Behind-the-Scenes at the Elbert County Fair


Beyond the hustle and bustle of the Elbert County Fair are staff and volunteers dedicated to planning and executing the best event possible.

In this interview, we’ll go behind the scenes with Tammi Schneider, President of the Elbert County Fair Board, to talk about the hard work behind the scenes to provide the County with this annual event. As a 3rd generation Elbert County 4-Her, she has a long history with the Elbert County Fair and the 4-H program.

Her grandfather, Walter Maul, was one of the first leaders and founders of the Kiowa Community 4-H. He and her great grandfather, Otto Maul, started the local livestock judging program and hosted the Eastern Slope Contest at their ranch East of Kiowa. Her mother has been a 4-H leader for almost 40 years and still volunteers through the club and the County extension office. Tammi says, “My kids take part in the 4-H program and the Elbert County Fair is their favorite week of the year! It’s important for me to give back through the fair board. It’s a special group of people who work so hard to make sure the fair is a special week for everyone!”

The Elbert County Fair provides an opportunity for the community to come together to celebrate and learn about the rural way of life. It is the only annual countywide event and has been going on for 86 years now. “Just like anything, the fair is changing and evolving,” Tammi says. “The old traditions are blending well with the fair board’s new ideas.”

Popular events include livestock shows, the market sale and the 4-H project showcases, but the Fair Board has also brought in rodeos, mutton busting, fun activities for the kids and a trade show where the local community can show off their businesses and wares. “People love coming out for events they remember as kids,” she says, “but hopefully the community also finds something new each year.”

Although the Fair Board is skilled at stretching their resources wisely, lack of funds and decaying grounds continue to be a challenge. She says, “We are grateful for the support of the County and work closely with Elbert County staff, but there are challenges to growing the fair and the numbers of participants without ideal facilities.” The Fair Board is researching other County facilities and looking at how to generate income for the County year-round, in addition to hosting the Elbert County Fair the first week in August. They plan to use grants and funds available for the improvements.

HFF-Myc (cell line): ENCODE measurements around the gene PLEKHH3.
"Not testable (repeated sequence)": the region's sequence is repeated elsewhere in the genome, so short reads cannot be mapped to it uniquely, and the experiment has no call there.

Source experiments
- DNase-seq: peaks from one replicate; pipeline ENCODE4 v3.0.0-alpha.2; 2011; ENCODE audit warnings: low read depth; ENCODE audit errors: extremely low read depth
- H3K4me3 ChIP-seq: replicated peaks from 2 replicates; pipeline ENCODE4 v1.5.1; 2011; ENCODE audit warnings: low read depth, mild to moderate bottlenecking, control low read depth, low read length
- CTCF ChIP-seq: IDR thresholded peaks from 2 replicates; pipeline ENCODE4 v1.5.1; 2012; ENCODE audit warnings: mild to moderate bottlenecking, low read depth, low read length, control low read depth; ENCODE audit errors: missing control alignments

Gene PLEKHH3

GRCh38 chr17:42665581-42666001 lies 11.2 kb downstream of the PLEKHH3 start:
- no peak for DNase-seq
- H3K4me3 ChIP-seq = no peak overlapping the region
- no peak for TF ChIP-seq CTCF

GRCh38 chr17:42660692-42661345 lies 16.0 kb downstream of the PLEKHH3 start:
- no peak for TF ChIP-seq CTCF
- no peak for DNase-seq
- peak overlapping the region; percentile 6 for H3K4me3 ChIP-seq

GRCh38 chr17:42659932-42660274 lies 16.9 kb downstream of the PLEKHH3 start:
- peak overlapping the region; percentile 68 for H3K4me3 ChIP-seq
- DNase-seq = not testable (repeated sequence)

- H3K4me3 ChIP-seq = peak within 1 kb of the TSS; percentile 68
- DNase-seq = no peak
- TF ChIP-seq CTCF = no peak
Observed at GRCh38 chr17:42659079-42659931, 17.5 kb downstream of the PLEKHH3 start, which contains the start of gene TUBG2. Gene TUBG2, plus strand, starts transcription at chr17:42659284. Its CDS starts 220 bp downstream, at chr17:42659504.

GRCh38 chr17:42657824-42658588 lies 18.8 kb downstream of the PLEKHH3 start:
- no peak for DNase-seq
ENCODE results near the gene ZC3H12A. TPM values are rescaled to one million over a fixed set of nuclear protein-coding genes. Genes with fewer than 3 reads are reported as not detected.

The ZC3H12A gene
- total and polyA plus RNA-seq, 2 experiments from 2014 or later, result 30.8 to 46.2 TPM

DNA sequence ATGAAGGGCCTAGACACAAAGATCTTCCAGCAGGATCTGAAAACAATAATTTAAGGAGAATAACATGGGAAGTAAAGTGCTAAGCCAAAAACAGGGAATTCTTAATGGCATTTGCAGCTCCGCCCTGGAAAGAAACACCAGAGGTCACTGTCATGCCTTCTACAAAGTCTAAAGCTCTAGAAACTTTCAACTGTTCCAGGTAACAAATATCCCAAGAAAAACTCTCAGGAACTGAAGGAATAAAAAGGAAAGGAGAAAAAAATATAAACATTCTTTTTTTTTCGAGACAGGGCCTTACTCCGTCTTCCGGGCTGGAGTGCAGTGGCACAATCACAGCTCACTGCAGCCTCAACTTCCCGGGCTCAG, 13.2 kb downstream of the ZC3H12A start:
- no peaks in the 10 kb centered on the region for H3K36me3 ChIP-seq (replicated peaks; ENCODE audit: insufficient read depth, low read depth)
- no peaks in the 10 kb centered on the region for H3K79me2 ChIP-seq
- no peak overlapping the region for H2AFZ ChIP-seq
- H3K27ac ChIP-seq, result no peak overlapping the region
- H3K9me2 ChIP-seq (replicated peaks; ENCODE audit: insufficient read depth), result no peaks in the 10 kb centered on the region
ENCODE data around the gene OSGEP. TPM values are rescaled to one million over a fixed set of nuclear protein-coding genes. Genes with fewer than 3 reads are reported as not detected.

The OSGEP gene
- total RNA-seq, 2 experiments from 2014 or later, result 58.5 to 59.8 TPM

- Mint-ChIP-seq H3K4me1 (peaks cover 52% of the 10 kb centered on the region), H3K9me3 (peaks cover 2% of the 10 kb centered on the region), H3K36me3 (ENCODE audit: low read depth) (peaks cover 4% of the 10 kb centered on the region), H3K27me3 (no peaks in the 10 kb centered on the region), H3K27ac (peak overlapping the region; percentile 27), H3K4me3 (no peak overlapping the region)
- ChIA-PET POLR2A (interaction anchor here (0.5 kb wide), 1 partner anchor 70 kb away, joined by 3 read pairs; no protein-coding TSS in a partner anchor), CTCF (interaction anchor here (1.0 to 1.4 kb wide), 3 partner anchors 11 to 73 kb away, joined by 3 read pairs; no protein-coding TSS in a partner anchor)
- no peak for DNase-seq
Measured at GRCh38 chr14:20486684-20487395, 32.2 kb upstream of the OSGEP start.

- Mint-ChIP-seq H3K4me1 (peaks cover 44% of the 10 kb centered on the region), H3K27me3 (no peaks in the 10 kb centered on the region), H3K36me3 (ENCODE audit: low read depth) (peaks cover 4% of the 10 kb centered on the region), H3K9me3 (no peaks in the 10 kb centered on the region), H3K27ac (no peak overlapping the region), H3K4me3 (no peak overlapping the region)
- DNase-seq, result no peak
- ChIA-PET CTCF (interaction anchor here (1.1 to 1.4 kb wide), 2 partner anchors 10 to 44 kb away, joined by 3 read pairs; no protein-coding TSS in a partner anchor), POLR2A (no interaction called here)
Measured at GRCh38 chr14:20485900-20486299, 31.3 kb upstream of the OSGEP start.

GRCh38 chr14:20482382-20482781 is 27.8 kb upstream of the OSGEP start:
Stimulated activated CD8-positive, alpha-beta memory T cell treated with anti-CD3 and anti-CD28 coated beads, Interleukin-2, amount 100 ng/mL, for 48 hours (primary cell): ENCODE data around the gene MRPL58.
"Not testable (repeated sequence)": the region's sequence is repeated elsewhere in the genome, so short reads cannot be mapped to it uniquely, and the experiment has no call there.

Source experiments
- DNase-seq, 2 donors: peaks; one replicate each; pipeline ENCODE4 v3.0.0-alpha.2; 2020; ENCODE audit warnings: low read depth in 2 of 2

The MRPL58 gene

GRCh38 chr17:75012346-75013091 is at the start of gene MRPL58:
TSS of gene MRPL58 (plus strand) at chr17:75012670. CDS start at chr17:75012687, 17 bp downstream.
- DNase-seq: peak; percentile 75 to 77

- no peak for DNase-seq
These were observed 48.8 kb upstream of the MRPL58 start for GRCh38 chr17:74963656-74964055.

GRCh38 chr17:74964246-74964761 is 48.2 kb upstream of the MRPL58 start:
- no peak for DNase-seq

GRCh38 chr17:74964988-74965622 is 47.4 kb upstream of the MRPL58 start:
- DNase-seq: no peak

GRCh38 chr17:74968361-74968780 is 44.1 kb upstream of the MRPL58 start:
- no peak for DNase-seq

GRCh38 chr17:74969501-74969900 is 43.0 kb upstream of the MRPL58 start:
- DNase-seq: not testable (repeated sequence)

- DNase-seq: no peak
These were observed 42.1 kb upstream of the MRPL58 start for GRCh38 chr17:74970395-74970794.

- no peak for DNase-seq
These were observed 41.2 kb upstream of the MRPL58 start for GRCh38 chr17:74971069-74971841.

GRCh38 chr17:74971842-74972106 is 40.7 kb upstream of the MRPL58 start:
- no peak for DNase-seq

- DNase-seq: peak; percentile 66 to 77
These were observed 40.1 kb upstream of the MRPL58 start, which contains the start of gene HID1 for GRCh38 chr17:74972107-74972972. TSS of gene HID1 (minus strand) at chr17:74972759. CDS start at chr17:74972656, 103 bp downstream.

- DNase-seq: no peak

From making and enforcing rules to organizing and choosing the entertainment and fair schedule, the Board is involved with every aspect of the fair. Unlike an advisory board or commission, the Fair Board is on the ground with sub-committees and volunteers that work all year long to bring the event together.
“There are a lot of rewarding moments, but what I love most are the people that return every year and bring their kids or their grandkids,” Tammi says. “They appreciate a fun, hands-on experience that costs them nothing.”

The board is proud they found a way, through generous sponsors and a County partnership, to keep the fair completely free, including free parking. Except for a Saturday night event in the Bucking Futurity and entry fees to take part in things like the rodeo, mutton busting and the horseshoe tournament, you can bring your entire family and attendance won’t cost you a dime. Unlike other counties where you pay to park and pay a gate fee, Elbert County remains the best value in county fairs!

Over the years, the fair has evolved and changed along with the County demographics. For example, small animal projects like poultry are growing while numbers in the beef show have declined. Projects and activities kids are interested in have shifted to technology-based. People are looking for entertainment. Tammi says, “Our goals are still to educate and showcase the rural lifestyle. We are hands on. That people can get up close and touch an animal and learn where their food comes from is important.” The Board is now using social media and other technology to showcase the fair and highlight the amazing things the County offers.

Tammi wants everyone to know: “We are an open-minded Board who is always happy to take comments and suggestions on how we can improve, grow and meet the needs of the County. We are interested in what the community thinks and appreciate feedback.” They are already working on 2020, so now is the time to let them know how to improve. She also wants to thank the dozens of volunteers, the Fair Board, the County staff, and the extension for the hours they pour into each project. Although it’s hard work, she finds it rewarding. Mark your calendar now for the 2020 fair and plan on joining the fun July 28 through August 2. If you’ve never been to the fair, or it’s been a while, find a day to come out and explore.